Can Lessons From a 1929 Mansion Increase Your Funding?

Read this post to discover how several small improvements made by Bok Tower Gardens tripled its revenue at the Pinewood Estate attraction even during a recession.

The Opportunity

Besides wonderful meandering gardens and a singing tower to enjoy, Bok Tower Gardens, located in Lake Wales, Florida, owns Pinewood Estate. The Estate is a 12,000 foot 1929 mansion. Historically, the Gardens offered daily tours at specific hours. Interested guests paid an extra fee inside the Visitor Center before a docent guided them through the Estate.

As you can imagine, the Gardens found that keeping a large, historic estate in tip-top shape was pricy. For several years, staff and board members explored how to increase income and visitors to this interesting attraction before they instituted two minor changes:

  1. They offered a combo ticket option at the front gate, where the Gardens admission is collected that included the Gardens and the Estate. They continued offering tickets at the Visitor Center, and they also sold tickets at the Estate’s front door.
  2. After adding signage and creating a brochure, they positioned the docents inside Pinewood Estate and opened the site for four hours daily.

The Results

In three years, Pinewood Estate tripled its revenue and attendance. What else? Jennifer Beam, Director of Visitor Services and Programs, shares, “Pinewood Estate, is now a regular part of the Bok Tower Gardens experience, rather than a step-child.”

With two reversible changes that cost less than $2,000, Bok Tower Gardens substantially improved its funding. This means of increasing income is a category our consulting firm identifies as “Improve Your Process.” To tap into similar opportunities, examine what you currently do. Then, make adjustments. Measure how they impact the amount of income you earn.

The Profitable Nonprofit Opportunity

How else can you learn from and adapt from Bok Tower Gardens’ success? First, believe that you have options and that small, medium, or large changes may hold the potential to earn new funding. Then, consider these options:

1. Study, With An Attitude.

Ponder and study your setting and current processes. Ask questions like:

  • What simple changes might you make to invite customers to invest more in your mission?
  • On an experimental basis, what if you changed something that has always been done a certain way?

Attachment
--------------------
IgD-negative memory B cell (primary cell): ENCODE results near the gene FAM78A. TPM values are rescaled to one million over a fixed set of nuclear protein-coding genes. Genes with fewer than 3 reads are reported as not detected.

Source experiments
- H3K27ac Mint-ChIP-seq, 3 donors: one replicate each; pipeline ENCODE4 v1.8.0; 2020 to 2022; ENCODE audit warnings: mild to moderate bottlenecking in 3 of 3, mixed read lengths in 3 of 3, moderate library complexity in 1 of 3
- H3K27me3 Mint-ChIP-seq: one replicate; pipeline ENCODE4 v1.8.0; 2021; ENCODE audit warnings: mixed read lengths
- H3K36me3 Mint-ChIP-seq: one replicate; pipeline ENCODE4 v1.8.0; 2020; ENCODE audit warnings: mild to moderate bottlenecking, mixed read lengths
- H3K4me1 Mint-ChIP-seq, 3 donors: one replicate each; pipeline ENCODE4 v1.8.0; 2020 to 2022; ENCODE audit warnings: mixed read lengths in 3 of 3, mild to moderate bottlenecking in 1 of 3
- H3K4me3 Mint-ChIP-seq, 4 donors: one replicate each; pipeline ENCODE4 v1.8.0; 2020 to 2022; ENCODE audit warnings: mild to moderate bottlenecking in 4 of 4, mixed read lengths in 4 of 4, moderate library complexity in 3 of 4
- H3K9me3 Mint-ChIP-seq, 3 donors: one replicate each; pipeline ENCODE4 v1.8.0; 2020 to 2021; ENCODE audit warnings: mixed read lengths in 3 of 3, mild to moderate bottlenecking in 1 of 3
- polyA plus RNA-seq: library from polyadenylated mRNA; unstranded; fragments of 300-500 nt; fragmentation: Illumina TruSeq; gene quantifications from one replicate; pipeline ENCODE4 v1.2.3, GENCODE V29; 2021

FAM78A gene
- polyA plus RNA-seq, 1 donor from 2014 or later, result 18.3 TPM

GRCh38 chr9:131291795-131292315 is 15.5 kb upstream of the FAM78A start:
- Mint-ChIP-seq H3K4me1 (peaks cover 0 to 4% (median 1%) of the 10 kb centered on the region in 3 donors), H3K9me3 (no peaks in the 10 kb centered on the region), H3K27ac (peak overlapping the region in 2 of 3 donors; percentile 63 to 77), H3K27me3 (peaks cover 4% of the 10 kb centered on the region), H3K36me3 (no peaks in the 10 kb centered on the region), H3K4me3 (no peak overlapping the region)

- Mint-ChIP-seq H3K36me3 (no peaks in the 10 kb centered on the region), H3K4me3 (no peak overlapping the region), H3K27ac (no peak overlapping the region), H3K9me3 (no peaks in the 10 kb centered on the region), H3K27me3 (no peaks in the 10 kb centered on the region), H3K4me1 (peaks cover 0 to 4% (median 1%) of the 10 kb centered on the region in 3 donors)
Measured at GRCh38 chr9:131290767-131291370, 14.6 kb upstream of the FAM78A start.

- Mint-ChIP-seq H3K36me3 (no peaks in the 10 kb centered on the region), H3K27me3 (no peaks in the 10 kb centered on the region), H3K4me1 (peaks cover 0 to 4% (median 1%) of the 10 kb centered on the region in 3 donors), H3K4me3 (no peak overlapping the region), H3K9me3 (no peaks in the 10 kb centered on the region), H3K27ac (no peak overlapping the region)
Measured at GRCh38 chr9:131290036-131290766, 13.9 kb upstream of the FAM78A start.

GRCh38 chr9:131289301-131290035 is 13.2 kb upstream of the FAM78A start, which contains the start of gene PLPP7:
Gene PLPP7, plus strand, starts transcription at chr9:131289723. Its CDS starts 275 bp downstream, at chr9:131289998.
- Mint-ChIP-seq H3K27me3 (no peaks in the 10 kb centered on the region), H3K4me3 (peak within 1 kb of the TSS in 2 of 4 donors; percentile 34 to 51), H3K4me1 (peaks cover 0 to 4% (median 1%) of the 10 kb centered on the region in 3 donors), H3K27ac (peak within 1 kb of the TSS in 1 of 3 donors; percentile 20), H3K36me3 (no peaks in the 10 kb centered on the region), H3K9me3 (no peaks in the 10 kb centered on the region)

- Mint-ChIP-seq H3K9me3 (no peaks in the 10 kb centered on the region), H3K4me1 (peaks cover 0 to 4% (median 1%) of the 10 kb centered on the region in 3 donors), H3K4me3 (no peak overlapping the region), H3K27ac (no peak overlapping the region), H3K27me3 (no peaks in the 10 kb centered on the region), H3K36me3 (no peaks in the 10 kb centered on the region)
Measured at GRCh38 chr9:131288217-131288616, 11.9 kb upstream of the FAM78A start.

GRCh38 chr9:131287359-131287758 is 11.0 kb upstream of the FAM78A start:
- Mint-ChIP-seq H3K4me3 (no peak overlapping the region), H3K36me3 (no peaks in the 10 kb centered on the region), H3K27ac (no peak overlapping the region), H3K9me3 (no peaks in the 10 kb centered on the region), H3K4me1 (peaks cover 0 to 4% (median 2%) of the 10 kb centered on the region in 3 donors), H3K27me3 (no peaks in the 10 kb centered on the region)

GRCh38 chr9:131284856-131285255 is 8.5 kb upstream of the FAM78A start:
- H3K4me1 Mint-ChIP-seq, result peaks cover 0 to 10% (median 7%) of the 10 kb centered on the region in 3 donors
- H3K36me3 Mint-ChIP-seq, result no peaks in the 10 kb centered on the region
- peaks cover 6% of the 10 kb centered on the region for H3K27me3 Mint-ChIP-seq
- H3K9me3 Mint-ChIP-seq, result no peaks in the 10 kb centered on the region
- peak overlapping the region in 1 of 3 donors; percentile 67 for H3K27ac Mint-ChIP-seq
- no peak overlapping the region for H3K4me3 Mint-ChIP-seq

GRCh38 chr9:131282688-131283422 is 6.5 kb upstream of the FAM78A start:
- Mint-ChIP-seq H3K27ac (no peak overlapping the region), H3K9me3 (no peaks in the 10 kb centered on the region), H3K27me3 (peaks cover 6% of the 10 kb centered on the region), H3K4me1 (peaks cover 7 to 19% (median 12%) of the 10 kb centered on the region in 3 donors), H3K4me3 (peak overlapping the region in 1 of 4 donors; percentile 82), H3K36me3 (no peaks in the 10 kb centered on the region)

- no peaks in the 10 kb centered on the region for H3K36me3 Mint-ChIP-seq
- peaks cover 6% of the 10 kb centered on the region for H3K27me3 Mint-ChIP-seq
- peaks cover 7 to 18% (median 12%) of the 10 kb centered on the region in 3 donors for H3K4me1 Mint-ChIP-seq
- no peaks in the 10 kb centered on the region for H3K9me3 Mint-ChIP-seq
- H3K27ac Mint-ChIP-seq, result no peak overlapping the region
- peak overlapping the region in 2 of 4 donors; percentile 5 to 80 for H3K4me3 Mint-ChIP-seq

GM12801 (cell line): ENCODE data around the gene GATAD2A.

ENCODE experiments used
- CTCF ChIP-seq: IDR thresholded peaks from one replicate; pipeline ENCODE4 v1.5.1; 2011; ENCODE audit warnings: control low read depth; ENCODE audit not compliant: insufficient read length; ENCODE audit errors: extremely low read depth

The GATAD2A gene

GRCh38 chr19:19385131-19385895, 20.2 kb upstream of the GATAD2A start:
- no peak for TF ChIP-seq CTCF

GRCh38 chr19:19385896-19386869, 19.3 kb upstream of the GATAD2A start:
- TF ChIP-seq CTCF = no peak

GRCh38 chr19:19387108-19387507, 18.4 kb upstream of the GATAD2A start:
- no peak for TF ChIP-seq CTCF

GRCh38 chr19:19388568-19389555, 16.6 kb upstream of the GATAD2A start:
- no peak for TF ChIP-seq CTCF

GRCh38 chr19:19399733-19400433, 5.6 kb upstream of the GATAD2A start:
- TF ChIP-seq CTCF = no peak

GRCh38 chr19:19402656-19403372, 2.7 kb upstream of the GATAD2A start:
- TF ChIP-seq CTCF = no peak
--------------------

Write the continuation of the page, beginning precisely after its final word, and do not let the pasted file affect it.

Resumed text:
2. Space Design.

Bok Tower Gardens reminds us that space impacts dollars earned. By adding a combo option for the Estate at the Front Gate, guests had the opportunity to pay once. For out-of-town visitors who had just finished a considerable drive, the value of electing to add the Estate to their visit was readily apparent. What space change might trigger funding increases for you?

3. Combine and Profit.

If you charge more than one admission fee, explore a combo ticket even though the Gardens did not contemplate offering a discount on this ticket.

4. Divide and Profit.

Take the opposite approach. Contrary to the Bok Tower Gardens example of offering a combo option, consider offering separate options if you now charge only one fee. Visitors from afar may prefer not to do it all, especially those arriving late in the day. Would an “un-combo” work at your non-profit organization?

5. Shop and Learn.

Don’t just shop at other successful museums and retail establishments. Instead, observe as you shop. What kind of customer experience do they offer? How might you adapt or tweak their process for your non-profit organization?

Every day, good nonprofits find ways to improve their funding streams. One way to improve your income is to tweak a process like Bok Tower Gardens did. Even if their model fails to fit your needs, consider new options so you, too, can become a profitable non-profit.

Read about the seven sources of nonprofit income.

For more answers, check out this Nonprofit  CEO Library.

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